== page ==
Laurie and I are trying to keep this blog relatively cheerful. We’re not in denial; we just know how rough things are, and we want to provide some distraction.
And it’s almost the end of Women’s History Month, so it’s time anyway to dive into a byway of women’s history. Neither of us had ever heard of Gyo Fujikawa before we found this article by Sarah Larson.
Fujikawa was born in Berkeley, California, in 1908, to … Japanese immigrants and grape-farm workers. … In the early twenties, the Fujikawas moved to Terminal Island, a fishing village near San Pedro, populated with many first- and second-generation Japanese-Americans. At mostly white schools on the mainland, Fujikawa struggled to fit in—late in life, she said that hers wasn’t “a particularly marvelous childhood”—but she excelled at art, and a high-school teacher helped her apply for a scholarship to the Chouinard Art Institute (now CalArts), where she thrived. After a year travelling in Japan, she returned to Los Angeles, where, in 1939, she was hired by Walt Disney Studios. She designed promotional materials for “Fantasia,” and in a piece in Glamour, published in the early nineteen-forties and titled “Girls at Work for Disney,” a caption identifies her as “Gyo, a Japanese artist.”
Larson goes on to talk about how Fujikawa was not seen as American. In the 1940s, she was working for Disney and was protected, but her parents were sent to internment camps, and she visited them there, which she found appropriately heartbreaking.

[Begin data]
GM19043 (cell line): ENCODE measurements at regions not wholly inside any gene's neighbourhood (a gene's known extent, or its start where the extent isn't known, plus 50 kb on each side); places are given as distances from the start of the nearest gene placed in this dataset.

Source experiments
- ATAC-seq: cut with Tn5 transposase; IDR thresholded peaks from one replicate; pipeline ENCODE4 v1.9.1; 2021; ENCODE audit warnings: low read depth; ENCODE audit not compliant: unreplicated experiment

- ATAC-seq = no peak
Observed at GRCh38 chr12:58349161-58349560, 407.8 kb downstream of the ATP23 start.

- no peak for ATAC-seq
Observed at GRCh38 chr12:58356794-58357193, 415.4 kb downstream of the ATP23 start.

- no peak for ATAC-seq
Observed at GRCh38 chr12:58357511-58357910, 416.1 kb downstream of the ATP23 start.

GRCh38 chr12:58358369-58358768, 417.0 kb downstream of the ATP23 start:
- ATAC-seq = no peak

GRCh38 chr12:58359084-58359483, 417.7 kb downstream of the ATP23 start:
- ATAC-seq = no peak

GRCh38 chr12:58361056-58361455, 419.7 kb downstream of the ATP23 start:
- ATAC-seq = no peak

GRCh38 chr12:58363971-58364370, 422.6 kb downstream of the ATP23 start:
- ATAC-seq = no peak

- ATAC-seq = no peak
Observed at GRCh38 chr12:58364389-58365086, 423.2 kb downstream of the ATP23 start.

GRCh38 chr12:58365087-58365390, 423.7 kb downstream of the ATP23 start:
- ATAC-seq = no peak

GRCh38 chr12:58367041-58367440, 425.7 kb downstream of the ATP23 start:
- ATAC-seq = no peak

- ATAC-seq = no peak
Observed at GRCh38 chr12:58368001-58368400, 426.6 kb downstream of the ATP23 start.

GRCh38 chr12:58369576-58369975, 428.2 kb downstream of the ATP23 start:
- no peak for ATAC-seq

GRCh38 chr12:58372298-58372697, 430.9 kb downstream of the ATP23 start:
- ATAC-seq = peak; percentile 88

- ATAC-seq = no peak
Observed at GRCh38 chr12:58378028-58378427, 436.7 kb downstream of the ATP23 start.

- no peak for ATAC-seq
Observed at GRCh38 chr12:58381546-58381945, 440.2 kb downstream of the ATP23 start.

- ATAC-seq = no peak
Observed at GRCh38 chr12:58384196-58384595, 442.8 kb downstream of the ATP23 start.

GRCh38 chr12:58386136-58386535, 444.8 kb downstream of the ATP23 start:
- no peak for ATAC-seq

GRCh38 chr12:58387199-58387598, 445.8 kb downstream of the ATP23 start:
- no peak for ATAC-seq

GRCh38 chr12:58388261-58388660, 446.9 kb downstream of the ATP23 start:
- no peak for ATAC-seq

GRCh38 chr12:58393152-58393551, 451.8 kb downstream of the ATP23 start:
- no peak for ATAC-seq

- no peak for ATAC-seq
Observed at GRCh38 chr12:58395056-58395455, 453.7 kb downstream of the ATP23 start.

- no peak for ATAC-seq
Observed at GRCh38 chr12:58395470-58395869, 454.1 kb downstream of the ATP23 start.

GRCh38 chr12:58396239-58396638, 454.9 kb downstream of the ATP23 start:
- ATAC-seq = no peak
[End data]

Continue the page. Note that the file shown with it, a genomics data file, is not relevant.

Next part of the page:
She took both political and economic radical positions regarding her career:
In 1957, she was commissioned to illustrate a new edition of Robert Louis Stevenson’s “A Child’s Garden of Verses.” She was paid a flat fee, as was standard; the book was a hit; and she turned down future work until the company agreed to pay her royalties. It did, and her career flourished, as did her creativity. She illustrated “The Night Before Christmas” (1961) and, in 1963, her first original book, “Babies.” She told the publisher that she wanted to show “an international set of babies—little black babies, Asian babies, all kinds of babies.” The publisher was reluctant, fearing that images of black babies would impair sales in the South. Fujikawa stood firm, “Babies” was published as she wanted, and the book became a best-seller.
And, as Sarah Larson points out in her article, the picture at the top of the blog has a sign saying “Members Only,” where most treehouses of the time were pictured as saying “No Girls Allowed.”
Many prominent illustrators still don’t get royalties today, and of course many women don’t advocate for our own economic advancement; Fujikawa blazed a trail I wish more people would follow. Similarly, emphasizing the importance of multiracial images in children’s books is popular now in much or even most of picture-book publishing, but in the late 1950s and early 1960s these books must have been outliers on the shelves of books about white children–and the fact that they sold so well is a testament not only to her skill but also to people’s hunger and need to see themselves.
Fujikawa died in 1998, and was remembered in obituaries at the time, but is largely forgotten now. At a moment when you need it, take a few minutes to browse the pictures of her work on Google images: they’ll likely bring you a smile or three.
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